How Hampstead’s Bill Browder became Putin’s number one enemy

Bill Browder

Bill Browder - Credit: Archant

Nick Kochan talks to Hampstead author and ex fund manager Bill Browder about his fight for justice for his murdered employee.

When Bill Browder steps into a north London café where we meet, he is calm and even relaxed. But within moments he is telling a tale of a Russian tragedy in all its grimness that would not be out of place in a Dostoyevsky novel.

Browder is an American fund manager, who now lives in Hampstead and who headed the largest investment fund in Russia after the Soviet Union’s collapse in the 1990s. Investing in Russian companies made him a substantial fortune. This turned to dust when he was excluded from the country. His wealth was now seen as fair game for Russia’s venal bureaucrats, and they contrived a scheme to steal it. Now Browder has told all in his book ‘Red Notice: How I became Putin’s No 1 Enemy’.

This is the tale of tax lawyer Sergei Magnitsky, who had the brief to expose the massive fraud. Magnitsky produced evidence to the authorities that described the criminal workings of officials and the country’s tax agency, who succeeded in pocketing tax of $230 million owed to the state. They used a system of secret offshore companies and aliases. Their kingpins were in organised crime and the Russian government. Magnistsky refused to leave the scent, despite all the threats to his life and despite the pleas of Browder to quit Russia and follow his colleagues who had also come to the UK. Browder says Magnitsky “expected the fraudsters would be brought to book.”

In fact, the kingpins did what they have been doing since Tsarist times. They trumped up reasons to have Magnitsky imprisoned. The conditions and his treatment in prison - handcuffed to a bedpost and beaten - led to his death. Browder has no doubt he was murdered.

Browder knows what happened to Magnitsky, having seen his own account. “A tax lawyer uncovers a massive tax crime against the state and tries to expose it. In retaliation for testifying against the officials involved, the same officials arrest him, put him in pre-trial detention, torture him for 358 days and then kill him. He documented everything that happened to him, he wrote 450 complaints in his 358 days in detention. The evidence has come out and third parties have reviewed it and said he was murdered. The Russian government has exonerated every single person involved. They gave some of them special promotions and state honours.”

The death haunts Browder to this day. “The thing that burns inside of me is the responsibility and guilt for a 37 year-old-man who had a wife and two children, who liked to go to the conservatory to listen to classical music on weekends, who took care of clients, who died tragically and sadistically. That burns in me every day and I don’t forget it and I don’t ever stop thinking about it and it drives me to get justice for him.

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“I bear the responsibility. If he hadn’t worked for me this wouldn’t have happened. We asked him to investigate a fraud. For that, they killed him. It is my responsibility that I led him into harm’s way. I don’t forgive myself for that. I told him to leave Russia and everyone else did and he didn’t. He was an idealist and he thought that Russia had a rule of law. I have to look in the eyes of his widow and his son on a regular basis and I feel a duty to them to make sure to go after those people and to chase them to the ends of this earth, to make sure they pay a heavy price for what they did to Sergei.”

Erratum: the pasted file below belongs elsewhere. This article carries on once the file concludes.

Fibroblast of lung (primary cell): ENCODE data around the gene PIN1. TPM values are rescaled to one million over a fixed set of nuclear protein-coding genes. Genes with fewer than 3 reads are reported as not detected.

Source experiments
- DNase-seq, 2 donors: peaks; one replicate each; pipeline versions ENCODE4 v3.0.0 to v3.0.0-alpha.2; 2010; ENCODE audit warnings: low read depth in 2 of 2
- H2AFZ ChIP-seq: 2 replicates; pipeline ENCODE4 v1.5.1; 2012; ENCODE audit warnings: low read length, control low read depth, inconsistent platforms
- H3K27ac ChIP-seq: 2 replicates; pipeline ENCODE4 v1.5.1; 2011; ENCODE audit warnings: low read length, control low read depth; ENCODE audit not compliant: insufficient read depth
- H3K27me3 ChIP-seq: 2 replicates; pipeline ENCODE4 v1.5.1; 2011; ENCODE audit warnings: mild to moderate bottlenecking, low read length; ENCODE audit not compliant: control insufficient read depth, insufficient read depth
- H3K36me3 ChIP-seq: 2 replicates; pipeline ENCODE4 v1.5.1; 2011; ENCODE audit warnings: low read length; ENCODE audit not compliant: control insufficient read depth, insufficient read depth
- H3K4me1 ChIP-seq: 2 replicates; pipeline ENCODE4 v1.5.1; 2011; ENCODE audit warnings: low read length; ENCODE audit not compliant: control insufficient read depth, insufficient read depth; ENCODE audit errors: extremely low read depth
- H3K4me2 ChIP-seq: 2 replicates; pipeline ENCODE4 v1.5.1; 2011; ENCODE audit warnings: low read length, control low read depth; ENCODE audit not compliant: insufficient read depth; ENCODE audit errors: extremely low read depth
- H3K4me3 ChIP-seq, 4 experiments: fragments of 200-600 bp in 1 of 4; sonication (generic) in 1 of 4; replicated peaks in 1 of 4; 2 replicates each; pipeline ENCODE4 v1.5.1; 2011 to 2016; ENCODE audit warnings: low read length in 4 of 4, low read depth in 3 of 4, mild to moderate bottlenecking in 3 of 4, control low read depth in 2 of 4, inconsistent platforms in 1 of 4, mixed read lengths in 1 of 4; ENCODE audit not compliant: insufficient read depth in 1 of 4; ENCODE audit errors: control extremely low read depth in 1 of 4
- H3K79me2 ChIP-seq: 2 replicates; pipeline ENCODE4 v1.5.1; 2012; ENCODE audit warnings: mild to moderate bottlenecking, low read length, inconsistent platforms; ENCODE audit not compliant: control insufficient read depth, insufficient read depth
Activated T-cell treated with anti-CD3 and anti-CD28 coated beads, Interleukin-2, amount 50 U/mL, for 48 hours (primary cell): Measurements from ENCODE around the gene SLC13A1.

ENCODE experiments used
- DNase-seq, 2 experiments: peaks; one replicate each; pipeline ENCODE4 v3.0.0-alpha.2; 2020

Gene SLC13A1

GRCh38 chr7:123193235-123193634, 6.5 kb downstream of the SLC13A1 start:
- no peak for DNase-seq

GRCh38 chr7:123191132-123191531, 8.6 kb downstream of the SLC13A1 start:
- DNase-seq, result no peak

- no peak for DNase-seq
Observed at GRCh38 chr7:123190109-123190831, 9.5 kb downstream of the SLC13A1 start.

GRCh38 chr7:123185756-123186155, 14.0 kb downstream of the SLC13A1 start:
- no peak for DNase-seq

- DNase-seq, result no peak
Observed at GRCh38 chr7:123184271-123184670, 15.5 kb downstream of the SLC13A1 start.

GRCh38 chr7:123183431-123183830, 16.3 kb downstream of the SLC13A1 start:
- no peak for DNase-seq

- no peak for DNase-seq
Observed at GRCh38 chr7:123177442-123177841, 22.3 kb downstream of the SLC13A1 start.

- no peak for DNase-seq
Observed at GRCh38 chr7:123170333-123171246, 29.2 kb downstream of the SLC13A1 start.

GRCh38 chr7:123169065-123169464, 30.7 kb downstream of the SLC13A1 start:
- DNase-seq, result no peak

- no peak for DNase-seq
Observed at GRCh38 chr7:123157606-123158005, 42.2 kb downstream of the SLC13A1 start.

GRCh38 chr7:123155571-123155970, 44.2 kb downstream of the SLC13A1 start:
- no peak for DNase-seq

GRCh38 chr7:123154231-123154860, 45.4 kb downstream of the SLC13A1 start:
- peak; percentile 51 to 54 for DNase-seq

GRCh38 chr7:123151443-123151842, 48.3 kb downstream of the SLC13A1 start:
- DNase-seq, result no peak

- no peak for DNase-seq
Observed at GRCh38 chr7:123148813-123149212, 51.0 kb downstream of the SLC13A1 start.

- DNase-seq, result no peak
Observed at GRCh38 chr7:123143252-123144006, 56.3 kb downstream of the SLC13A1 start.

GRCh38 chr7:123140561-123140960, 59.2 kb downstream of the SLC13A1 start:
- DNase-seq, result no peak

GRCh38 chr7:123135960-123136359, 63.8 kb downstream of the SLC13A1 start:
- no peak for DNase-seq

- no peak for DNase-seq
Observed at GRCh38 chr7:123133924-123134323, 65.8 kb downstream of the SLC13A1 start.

The issue had descended from tragedy to farce when the Russian authorities charged his dead lawyer with fraud. He was duly convicted although no sentence was handed down. Browder was charged with fraud and sentenced to nine years in prison in absentia. He brims with legitimate outrage. “It is the first ever trial against a dead man in the history of Russia. There were two empty seats in the cage. They convicted us both. They couldn’t sentence him to anything because he was dead.”

Browder now wages a war on the Russian state. His intensive lobbying campaign in the United States has yielded the Magnitsky Act, which blacklists Russian officials connected to the Magnitsky killing from entering or doing business in the US. Browder says he hopes the EU and Britain will pass a similar piece of legislation, which served as a model for early sanctions against Russia over Ukraine.

The treatment of Magnitsky was a harbinger of what has occurred in Russia, in terms of the corruption of the judicial and law enforcement systems. Browder says he cannot prove that President Putin has received any financial benefit from the fraud Magnitsky uncovered. But he knows for sure he participated in the cover-up. “He has been actively and visibly involved in the cover-up of the murder. In most criminal justice systems, being involved in a conspiracy to obstruct justice in a murder case is a very serious crime. Putin runs a dangerous kleptocracy which all the world can now see. Now is the time to take action to stop it.”

Red Notice by Bill Browder is published by Random House £18.99.